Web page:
COVID-19 is a global pandemic that impacts everyone and does not discriminate based on citizenship. Refugees are part of communities. The speed with which COVID-19 has spread around the globe has been as extraordinary as the impact it has had on communities. This includes refugee communities, but in very particular ways. From refugees in remote and isolated camps, to refugees living in precarious conditions in urban settings, to all whose movement has been blocked by the closing of borders and increased state controls, scores of refugees have been significantly affected both by the arrival of the virus and by state policies implemented in response.
We heard how refugees have been excluded from healthcare systems in hard-hit countries like Iran, how the shut-down of the economy in countries has made previously self-reliant refugees destitute and desperate, and how asylum seekers in Greece remain in cramped conditions ripe for the rapid spread of the virus
Many refugees face additional risks and vulnerabilities at this time because:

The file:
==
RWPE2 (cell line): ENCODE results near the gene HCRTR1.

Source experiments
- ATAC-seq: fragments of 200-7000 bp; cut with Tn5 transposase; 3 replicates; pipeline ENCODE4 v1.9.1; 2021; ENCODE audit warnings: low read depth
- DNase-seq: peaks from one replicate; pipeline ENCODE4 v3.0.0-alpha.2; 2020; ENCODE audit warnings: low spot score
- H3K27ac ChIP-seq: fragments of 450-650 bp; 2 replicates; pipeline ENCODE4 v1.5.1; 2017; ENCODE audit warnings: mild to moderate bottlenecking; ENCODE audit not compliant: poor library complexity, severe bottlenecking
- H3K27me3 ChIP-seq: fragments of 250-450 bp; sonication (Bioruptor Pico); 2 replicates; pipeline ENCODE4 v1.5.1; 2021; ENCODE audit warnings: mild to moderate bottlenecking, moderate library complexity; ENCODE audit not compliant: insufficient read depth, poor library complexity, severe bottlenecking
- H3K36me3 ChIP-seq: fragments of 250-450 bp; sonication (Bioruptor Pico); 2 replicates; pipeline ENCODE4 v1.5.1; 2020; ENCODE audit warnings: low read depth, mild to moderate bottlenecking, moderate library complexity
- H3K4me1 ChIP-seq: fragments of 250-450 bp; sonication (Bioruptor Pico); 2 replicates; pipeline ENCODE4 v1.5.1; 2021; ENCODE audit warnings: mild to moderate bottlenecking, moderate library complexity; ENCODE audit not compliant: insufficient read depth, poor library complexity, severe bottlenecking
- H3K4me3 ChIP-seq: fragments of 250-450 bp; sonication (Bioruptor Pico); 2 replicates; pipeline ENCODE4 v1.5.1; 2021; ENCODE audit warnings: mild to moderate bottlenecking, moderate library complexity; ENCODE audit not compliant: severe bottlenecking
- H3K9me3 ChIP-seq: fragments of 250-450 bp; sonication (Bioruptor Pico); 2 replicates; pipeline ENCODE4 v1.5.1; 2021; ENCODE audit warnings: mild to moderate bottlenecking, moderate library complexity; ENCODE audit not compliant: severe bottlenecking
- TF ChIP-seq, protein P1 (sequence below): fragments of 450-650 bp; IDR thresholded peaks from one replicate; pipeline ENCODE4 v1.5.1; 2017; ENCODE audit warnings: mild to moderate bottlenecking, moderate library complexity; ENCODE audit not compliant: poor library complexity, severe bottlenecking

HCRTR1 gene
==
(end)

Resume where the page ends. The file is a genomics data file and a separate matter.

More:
• They / we have fewer resources to deal with the economic impacts of lockdowns (e.g. are more likely to be reliant on informal economy and insecure employment).
• Some don’t have the freedom or privilege to move and practice social distancing.
• They / we have less access to medical services due to legal status, scarcity and affordability issues.
• They/we have less or no access to government services and support.
• They / we have less access to reliable local information about COVID-19, including in community languages.
• Where there are tensions between local and refugee communities, this can be made worse when people feel insecure etc.
There are many examples of refugee led-initiatives that are effective, innovative and impactful because:
• The needs and solutions are identified from within communities.
• We know best what will work.
• We are committed and accountable to our own communities etc.
Refugees and refugee-led initiatives face challenges including:
• Lack of access to decision-makers to make sure responses are inclusive of refugees
• Lack of resources to carry out activities and make an impact
• Inability to register organizations and access bank accounts in some places etc.
Asia Pacific Network of Refugees (APNOR) is the only region-wide refugee-led network of refugee-led initiatives in the Asia Pacific region that is working with and for refugees. APNOR was established in 2018, on the recommendation of Asia Pacific Summit of Refugees (APSOR).